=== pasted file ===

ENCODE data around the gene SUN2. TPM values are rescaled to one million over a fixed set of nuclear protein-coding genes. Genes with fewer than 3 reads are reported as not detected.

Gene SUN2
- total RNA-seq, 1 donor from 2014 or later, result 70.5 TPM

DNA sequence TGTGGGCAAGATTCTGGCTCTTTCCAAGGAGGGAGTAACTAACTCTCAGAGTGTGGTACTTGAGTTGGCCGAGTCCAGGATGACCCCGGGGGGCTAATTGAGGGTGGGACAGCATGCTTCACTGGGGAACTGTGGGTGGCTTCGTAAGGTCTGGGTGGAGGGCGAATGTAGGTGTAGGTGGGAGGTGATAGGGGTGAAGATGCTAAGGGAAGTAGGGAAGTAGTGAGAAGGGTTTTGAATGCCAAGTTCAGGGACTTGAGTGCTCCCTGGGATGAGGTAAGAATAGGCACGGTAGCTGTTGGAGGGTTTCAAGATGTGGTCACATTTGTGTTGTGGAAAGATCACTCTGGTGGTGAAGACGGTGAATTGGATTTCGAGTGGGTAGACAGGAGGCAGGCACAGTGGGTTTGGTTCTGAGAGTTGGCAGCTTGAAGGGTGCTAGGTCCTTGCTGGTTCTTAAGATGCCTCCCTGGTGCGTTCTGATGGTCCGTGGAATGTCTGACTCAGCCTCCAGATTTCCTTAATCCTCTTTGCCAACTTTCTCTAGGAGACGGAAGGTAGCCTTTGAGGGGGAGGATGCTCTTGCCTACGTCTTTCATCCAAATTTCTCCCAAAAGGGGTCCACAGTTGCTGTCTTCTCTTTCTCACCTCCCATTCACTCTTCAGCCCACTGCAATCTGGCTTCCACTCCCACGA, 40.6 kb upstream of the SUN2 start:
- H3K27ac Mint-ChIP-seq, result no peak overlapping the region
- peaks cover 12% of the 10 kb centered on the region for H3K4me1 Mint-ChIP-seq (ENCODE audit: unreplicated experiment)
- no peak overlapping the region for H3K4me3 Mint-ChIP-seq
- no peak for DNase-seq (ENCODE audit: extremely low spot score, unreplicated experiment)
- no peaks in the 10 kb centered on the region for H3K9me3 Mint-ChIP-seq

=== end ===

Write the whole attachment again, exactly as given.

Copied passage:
ENCODE data around the gene SUN2. TPM values are rescaled to one million over a fixed set of nuclear protein-coding genes. Genes with fewer than 3 reads are reported as not detected.

Gene SUN2
- total RNA-seq, 1 donor from 2014 or later, result 70.5 TPM

DNA sequence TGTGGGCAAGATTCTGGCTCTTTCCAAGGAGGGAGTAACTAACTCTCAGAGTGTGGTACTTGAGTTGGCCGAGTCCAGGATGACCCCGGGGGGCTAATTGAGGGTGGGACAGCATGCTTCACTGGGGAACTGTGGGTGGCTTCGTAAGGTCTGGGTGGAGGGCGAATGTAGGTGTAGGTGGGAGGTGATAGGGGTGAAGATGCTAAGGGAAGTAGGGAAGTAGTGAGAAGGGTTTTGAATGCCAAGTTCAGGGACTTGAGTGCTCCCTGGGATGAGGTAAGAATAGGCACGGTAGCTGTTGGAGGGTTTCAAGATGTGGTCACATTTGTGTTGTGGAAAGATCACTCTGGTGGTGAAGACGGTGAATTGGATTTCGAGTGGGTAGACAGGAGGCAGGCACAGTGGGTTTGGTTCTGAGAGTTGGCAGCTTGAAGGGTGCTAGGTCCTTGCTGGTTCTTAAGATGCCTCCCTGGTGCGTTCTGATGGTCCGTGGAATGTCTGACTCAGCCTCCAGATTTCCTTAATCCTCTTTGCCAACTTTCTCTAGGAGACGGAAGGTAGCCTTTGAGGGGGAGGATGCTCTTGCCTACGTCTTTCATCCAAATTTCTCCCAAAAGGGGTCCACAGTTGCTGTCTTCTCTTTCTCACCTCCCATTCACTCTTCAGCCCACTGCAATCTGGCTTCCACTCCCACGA, 40.6 kb upstream of the SUN2 start:
- H3K27ac Mint-ChIP-seq, result no peak overlapping the region
- peaks cover 12% of the 10 kb centered on the region for H3K4me1 Mint-ChIP-seq (ENCODE audit: unreplicated experiment)
- no peak overlapping the region for H3K4me3 Mint-ChIP-seq
- no peak for DNase-seq (ENCODE audit: extremely low spot score, unreplicated experiment)
- no peaks in the 10 kb centered on the region for H3K9me3 Mint-ChIP-seq